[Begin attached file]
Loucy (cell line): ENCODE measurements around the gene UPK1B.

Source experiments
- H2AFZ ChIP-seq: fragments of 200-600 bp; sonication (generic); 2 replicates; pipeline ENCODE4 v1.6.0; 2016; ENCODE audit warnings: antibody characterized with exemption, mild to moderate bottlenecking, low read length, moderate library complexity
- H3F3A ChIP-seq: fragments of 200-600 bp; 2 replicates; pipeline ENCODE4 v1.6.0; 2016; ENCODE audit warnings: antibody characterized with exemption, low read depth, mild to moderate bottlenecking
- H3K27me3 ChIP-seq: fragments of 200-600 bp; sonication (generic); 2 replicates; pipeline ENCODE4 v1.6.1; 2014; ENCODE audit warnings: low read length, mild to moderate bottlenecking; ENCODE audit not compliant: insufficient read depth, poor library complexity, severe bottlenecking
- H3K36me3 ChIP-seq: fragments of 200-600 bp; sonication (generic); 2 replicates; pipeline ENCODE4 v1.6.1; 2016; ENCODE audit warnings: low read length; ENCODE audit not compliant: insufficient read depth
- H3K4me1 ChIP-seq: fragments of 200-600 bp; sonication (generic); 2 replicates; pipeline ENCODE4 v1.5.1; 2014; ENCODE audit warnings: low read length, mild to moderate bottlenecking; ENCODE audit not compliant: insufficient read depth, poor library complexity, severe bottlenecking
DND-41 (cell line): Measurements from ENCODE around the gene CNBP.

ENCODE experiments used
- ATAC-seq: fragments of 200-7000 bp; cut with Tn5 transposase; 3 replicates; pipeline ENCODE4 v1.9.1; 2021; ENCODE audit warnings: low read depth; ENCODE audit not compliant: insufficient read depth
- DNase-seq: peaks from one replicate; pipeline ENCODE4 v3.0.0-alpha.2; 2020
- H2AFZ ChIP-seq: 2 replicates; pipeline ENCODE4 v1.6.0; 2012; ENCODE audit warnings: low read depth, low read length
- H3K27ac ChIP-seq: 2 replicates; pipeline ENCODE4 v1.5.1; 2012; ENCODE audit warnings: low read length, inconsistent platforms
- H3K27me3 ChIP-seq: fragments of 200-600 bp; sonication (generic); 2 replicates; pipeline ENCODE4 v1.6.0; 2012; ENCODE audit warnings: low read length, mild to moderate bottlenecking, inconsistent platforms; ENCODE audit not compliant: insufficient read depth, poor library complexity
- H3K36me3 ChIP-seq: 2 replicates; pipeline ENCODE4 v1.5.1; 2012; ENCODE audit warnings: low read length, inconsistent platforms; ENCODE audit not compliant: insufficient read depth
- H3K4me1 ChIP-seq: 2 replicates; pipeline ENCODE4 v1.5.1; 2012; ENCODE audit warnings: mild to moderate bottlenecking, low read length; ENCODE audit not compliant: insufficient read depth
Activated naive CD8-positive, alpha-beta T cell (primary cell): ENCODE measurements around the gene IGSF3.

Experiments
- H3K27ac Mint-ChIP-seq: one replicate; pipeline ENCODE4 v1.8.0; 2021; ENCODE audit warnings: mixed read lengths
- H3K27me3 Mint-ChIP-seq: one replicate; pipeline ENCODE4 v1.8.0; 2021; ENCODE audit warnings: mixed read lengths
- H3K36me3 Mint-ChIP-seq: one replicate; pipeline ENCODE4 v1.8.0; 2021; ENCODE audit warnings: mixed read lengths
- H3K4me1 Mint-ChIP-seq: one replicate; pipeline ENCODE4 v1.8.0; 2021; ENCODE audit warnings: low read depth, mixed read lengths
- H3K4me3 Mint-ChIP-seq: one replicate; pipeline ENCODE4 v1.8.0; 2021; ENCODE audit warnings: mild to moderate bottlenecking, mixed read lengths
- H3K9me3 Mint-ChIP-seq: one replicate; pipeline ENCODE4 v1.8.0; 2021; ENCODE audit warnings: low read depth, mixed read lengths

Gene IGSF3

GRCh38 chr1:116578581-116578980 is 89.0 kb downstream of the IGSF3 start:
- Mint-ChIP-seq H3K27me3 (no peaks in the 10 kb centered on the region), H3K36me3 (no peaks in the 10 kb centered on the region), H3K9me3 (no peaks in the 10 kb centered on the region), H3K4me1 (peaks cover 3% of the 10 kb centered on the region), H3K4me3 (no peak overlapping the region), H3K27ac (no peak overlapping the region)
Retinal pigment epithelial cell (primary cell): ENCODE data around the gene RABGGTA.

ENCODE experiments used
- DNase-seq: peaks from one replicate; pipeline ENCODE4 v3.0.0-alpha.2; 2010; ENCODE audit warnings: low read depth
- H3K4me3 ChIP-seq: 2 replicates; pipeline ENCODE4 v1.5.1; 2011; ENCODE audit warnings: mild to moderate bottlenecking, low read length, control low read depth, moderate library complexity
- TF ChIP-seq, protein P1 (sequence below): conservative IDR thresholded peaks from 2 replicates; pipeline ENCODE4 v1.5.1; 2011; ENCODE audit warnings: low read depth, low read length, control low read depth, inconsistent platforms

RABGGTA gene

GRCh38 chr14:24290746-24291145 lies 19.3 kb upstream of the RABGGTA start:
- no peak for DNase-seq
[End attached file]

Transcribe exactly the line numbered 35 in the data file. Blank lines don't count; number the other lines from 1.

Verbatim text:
- no peak for DNase-seq